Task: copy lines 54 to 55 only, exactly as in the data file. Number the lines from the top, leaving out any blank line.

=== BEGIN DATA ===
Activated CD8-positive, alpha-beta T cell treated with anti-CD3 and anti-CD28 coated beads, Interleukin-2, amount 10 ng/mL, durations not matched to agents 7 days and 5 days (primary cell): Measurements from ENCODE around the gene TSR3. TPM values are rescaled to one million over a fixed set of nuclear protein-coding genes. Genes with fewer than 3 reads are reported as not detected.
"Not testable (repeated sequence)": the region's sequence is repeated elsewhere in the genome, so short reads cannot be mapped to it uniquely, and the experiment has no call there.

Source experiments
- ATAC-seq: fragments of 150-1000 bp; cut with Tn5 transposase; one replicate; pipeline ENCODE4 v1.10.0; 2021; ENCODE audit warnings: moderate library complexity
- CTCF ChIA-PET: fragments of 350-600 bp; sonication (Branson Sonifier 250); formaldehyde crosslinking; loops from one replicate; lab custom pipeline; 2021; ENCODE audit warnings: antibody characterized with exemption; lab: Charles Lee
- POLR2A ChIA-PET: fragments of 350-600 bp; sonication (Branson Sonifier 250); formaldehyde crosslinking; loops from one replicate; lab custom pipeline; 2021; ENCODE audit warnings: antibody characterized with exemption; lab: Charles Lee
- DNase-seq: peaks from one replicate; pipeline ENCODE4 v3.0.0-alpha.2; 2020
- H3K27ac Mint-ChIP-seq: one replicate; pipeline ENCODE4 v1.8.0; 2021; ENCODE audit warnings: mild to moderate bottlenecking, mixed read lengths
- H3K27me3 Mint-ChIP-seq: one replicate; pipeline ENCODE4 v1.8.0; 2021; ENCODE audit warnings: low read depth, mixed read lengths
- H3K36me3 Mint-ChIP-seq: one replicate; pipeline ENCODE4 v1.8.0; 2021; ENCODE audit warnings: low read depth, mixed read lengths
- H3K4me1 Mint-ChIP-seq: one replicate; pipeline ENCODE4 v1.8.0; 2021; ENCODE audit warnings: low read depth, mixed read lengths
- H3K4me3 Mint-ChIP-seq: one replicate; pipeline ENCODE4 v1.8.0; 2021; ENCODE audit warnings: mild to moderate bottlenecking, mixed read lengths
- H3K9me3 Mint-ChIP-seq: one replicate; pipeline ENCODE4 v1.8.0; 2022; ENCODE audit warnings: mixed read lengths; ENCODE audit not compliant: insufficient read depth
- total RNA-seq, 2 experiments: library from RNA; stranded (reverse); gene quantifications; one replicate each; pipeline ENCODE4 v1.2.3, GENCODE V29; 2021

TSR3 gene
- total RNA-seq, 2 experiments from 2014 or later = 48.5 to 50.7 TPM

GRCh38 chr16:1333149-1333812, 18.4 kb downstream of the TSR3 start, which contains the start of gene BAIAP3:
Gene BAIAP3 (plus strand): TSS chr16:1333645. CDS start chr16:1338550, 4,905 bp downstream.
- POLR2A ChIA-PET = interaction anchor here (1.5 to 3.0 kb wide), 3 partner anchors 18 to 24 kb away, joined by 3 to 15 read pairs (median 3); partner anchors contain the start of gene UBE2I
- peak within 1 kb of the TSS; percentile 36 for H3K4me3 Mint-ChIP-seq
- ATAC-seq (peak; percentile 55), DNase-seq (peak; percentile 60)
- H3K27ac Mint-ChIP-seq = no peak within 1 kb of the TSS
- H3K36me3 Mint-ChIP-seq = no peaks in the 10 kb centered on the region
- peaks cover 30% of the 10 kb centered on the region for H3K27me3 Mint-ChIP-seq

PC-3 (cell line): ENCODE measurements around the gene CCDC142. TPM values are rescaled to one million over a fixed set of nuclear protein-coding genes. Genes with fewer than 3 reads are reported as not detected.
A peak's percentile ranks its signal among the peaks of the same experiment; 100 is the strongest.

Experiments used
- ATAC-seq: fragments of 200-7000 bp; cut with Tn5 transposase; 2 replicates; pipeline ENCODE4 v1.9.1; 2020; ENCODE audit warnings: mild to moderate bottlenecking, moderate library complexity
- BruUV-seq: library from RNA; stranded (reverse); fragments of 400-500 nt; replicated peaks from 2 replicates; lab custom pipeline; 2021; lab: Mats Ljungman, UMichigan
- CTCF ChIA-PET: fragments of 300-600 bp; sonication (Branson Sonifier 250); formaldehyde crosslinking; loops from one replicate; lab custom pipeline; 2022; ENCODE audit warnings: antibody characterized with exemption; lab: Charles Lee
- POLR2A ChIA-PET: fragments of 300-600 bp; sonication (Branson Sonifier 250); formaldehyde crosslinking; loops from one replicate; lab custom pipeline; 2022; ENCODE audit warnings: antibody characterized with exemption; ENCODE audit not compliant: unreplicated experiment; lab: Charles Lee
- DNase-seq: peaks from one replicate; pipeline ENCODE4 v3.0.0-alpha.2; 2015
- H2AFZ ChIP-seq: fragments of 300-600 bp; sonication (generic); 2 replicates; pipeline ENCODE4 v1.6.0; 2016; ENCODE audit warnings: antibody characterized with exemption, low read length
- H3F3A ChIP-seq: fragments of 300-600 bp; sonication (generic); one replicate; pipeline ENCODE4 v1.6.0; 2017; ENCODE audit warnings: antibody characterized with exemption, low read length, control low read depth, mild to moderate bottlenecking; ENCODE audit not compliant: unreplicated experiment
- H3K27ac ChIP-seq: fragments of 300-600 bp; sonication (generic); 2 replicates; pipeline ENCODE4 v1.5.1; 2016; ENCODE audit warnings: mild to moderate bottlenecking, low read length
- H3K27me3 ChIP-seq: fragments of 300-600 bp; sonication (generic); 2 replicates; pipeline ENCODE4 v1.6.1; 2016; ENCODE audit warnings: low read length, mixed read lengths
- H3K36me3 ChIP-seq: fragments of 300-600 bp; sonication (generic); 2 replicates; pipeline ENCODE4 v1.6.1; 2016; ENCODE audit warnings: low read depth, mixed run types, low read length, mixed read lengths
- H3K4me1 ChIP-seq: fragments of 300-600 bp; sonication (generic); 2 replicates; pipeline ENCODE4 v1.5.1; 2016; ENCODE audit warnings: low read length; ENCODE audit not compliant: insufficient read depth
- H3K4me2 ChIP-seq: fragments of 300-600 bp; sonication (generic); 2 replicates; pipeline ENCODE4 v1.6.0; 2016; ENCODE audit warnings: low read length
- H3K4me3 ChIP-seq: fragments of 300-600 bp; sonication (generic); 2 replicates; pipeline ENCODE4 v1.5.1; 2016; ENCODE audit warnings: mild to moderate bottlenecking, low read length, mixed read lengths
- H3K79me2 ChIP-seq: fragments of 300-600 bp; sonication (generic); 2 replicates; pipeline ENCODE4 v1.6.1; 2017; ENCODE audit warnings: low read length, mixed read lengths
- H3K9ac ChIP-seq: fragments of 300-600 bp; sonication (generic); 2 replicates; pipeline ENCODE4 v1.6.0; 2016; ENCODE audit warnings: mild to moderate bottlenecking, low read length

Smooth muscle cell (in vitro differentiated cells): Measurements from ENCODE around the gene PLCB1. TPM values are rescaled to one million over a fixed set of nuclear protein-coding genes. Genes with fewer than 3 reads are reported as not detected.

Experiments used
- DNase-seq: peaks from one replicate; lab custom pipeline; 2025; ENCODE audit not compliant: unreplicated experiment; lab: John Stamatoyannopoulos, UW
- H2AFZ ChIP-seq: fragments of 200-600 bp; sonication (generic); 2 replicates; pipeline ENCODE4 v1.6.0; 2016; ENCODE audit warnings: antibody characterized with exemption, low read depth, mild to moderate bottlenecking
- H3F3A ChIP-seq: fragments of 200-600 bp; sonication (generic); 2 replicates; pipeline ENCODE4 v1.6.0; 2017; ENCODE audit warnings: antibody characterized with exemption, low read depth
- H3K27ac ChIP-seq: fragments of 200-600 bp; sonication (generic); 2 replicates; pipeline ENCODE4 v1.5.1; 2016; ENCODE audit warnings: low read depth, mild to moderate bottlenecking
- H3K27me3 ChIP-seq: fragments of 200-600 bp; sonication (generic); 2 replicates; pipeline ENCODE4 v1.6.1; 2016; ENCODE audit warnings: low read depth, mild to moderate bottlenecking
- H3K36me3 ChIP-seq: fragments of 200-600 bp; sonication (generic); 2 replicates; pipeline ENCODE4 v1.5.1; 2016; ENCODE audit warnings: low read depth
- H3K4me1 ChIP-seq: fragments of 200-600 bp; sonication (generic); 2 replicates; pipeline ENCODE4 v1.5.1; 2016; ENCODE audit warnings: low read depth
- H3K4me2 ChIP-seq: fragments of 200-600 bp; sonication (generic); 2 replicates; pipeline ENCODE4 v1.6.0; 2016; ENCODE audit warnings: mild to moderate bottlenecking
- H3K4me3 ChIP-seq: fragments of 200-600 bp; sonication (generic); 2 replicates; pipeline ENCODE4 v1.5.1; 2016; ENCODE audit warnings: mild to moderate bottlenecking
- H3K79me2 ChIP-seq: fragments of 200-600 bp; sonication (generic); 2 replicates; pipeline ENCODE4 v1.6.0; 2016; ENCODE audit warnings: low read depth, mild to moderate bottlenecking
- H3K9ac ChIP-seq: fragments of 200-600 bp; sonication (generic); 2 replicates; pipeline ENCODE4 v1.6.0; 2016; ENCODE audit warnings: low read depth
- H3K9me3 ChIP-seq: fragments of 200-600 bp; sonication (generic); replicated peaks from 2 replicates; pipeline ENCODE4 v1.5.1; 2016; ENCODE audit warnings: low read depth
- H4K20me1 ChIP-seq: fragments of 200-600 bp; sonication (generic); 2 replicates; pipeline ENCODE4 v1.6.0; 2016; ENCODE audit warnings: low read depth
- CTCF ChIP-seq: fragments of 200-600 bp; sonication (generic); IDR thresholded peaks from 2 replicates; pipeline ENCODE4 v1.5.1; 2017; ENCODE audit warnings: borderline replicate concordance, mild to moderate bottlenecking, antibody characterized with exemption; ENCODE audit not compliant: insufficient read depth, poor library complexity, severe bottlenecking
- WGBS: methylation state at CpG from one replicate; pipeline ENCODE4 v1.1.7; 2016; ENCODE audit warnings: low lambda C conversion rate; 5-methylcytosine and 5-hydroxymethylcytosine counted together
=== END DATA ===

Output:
- H3K79me2 ChIP-seq: fragments of 200-600 bp; sonication (generic); 2 replicates; pipeline ENCODE4 v1.6.0; 2016; ENCODE audit warnings: low read depth, mild to moderate bottlenecking
- H3K9ac ChIP-seq: fragments of 200-600 bp; sonication (generic); 2 replicates; pipeline ENCODE4 v1.6.0; 2016; ENCODE audit warnings: low read depth